Valentine has a huge contingent of media supporters in New York from his time with the Mets, and they have watched the Red Sox saga unfold. Most of them understand that Valentine had a lack of support from management from the outset and that he seemed doomed to failure with a subpar roster. They also understand that Valentine can create his own problems by being too honest.

And then Ben Cherington shows up here, driving up speculation that Valentine would be gone before the end of the Yankee series. The Sox GM dodged questions about Valentine to those reporters who asked and told some that he would address the situation Tuesday, whatever that means.

The prevailing theory is that the Red Sox will fire Valentine on Friday, though the team claims such meetings have not been scheduled. Valentine remains completely unaware of what may happen.

As one press box veteran at Yankee Stadium said after a series vs. the Blue Jays, “The Yankees are hoping they get John Farrell.”

.   .   .

According to a major league source, Orioles folks weren’t thrilled to see the Red Sox lineup Monday night. Dustin Pedroia was out with a jammed left finger and Jacoby Ellsbury, who has been nursing a lat strain, also was held out against Sabathia.

The entire Red Sox roster has been a joke since the big deal with the Dodgers.

“Can’t wait to watch the Pawtucket Red Sox against the Yankees in a game that’s pretty important to the AL East race,” said a longtime National League scout. “Are the Red Sox trying to help the Yankees win this thing? I’ve never seen such a weak roster.”

Said another major league official, “The Yankees have five potential Hall of Famers at the top of their order. The Red Sox have guys who don’t even know where the Hall of Fame is.”

.   .   .

David Ortiz’s agent, Fern Cuza, was at Yankee Stadium to meet with his clients, including Jose Iglesias and Cody Ross. Cuza would not speak on the record but he hopes to get some dialogue going with the Red Sox on a deal for Ortiz very soon.

Ortiz is seeking a two-year deal to finish his career in Boston. The Sox have held off offering him a legitimate two-year deal. They made a low-ball offer last offseason for $18 million when Ortiz wanted $25 million.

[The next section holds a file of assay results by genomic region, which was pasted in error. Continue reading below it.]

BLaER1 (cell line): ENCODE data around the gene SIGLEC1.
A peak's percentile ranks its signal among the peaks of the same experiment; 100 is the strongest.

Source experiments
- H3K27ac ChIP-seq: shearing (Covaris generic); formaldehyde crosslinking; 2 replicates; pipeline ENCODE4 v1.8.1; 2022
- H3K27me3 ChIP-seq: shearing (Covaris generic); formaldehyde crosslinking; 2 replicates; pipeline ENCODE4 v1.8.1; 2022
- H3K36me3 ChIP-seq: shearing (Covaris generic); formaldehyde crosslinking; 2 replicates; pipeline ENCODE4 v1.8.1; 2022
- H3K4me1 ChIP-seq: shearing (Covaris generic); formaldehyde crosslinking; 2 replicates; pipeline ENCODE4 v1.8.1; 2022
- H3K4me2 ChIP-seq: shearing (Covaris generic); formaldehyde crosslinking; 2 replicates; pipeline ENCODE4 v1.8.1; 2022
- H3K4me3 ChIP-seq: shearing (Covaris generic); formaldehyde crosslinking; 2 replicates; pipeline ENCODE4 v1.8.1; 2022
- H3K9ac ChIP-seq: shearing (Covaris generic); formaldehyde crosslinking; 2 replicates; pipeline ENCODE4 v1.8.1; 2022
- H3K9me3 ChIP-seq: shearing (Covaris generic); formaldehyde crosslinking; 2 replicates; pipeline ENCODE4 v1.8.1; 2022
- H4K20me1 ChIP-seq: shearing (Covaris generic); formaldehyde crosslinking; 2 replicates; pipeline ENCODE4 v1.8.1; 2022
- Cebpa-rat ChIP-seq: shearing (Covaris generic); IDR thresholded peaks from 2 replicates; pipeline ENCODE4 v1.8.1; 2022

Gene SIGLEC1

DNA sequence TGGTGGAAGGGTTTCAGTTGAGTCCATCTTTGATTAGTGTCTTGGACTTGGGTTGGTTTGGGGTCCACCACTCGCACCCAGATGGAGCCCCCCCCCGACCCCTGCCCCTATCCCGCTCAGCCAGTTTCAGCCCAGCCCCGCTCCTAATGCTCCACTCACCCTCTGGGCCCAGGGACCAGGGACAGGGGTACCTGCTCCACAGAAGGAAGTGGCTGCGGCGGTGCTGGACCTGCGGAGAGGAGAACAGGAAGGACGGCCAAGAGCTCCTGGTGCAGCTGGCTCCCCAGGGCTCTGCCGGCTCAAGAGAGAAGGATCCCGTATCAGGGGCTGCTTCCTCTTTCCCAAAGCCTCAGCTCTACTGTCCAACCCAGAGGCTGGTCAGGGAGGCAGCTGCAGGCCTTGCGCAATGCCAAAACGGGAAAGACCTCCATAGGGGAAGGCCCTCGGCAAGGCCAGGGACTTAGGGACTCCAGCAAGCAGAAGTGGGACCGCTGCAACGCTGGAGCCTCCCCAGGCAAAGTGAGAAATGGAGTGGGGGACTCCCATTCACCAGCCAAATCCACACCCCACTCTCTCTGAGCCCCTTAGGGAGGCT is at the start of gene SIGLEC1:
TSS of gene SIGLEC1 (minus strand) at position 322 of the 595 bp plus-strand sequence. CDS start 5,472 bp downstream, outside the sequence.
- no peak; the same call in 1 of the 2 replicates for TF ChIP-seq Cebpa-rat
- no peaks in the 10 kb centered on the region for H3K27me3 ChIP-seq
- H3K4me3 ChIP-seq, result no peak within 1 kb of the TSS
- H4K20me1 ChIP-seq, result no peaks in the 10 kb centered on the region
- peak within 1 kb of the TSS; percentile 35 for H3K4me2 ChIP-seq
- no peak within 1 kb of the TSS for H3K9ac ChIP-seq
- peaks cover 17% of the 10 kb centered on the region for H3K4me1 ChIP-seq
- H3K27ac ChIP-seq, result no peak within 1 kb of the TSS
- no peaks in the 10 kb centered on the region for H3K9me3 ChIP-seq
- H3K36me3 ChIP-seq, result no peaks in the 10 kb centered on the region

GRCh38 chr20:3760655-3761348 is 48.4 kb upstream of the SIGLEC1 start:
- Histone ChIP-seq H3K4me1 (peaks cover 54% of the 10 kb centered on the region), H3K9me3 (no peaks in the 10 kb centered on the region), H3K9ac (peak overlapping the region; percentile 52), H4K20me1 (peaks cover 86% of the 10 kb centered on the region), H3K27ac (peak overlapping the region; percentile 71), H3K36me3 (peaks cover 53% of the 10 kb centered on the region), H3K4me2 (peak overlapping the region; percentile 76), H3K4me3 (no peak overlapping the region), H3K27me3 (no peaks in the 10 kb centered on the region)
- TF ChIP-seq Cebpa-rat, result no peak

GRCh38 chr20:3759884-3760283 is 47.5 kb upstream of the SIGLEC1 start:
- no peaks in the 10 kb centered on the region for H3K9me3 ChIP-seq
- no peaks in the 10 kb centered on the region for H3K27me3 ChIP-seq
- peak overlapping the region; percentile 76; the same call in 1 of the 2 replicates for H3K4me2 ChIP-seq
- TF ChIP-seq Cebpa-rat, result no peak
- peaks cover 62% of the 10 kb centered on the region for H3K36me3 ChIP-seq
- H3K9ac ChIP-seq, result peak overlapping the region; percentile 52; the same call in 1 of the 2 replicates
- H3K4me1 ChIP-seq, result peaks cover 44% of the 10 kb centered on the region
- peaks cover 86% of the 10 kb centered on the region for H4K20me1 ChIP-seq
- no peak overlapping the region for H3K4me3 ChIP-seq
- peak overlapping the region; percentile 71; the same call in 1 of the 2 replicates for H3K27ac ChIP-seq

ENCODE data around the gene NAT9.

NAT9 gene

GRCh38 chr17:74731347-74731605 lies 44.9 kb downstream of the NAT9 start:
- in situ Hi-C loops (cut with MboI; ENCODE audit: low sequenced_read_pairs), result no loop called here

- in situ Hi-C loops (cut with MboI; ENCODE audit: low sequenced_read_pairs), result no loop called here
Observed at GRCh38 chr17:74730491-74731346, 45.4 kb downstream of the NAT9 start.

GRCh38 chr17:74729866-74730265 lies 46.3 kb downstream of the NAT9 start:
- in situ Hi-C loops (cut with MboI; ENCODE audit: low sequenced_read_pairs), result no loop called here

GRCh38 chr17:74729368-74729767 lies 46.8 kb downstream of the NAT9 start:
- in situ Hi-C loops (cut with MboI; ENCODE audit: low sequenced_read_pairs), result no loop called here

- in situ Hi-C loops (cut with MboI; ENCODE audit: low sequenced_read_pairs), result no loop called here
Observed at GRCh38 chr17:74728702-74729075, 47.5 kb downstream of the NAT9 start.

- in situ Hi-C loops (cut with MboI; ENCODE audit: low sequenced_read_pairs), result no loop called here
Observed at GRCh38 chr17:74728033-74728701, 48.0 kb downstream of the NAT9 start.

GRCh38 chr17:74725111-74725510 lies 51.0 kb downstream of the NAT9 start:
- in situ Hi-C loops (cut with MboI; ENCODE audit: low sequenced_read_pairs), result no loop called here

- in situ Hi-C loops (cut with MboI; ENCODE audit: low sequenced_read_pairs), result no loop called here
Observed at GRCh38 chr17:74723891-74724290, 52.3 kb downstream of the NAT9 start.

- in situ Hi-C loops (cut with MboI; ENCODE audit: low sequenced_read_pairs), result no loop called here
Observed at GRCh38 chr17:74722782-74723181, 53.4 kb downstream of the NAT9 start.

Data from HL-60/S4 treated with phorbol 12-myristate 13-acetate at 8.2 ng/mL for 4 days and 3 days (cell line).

Among the reasons Ortiz may get only a one-year offer:

  His age (he’ll be 37 in November) and the fact that he had a heel issue.

  He has publicly said he likes Boston and wants to stay. Sometimes that works against a player because the team believes he won’t go anywhere else.

  If the Sox feel they’re rebuilding — and it sure looks as if they are — why sign a veteran for more than one year?

  The Sox may be out of the multiple-year/big-money era. Problem is, they have given such contracts to people they shouldn’t and not to the people they should.

  They may feel his best offer will come from them. Not so sure about that this time.

.   .   .

The Red Sox are finally taking some action to improve their evaluation of pitchers. They appear close to signing Eddie Bane, a former scouting director for the Angels who helped sign Mike Trout (though it probably didn’t take much scouting to realize he’s good). Bane has been with the Tigers and is considered an excellent evaluator of pitching — an area in which the Red Sox need a lot of help.

The team also may bring in another veteran to help Cherington make evaluations. The Red Sox interviewed Omar Minaya for such a job last season, but it went to Allard Baird. Minaya has been with San Diego but could be set free if the Sox pursue him.

Nick Cafardo can be reached at Cafardo@Globe.com. Follow him onTwitter @nickcafardo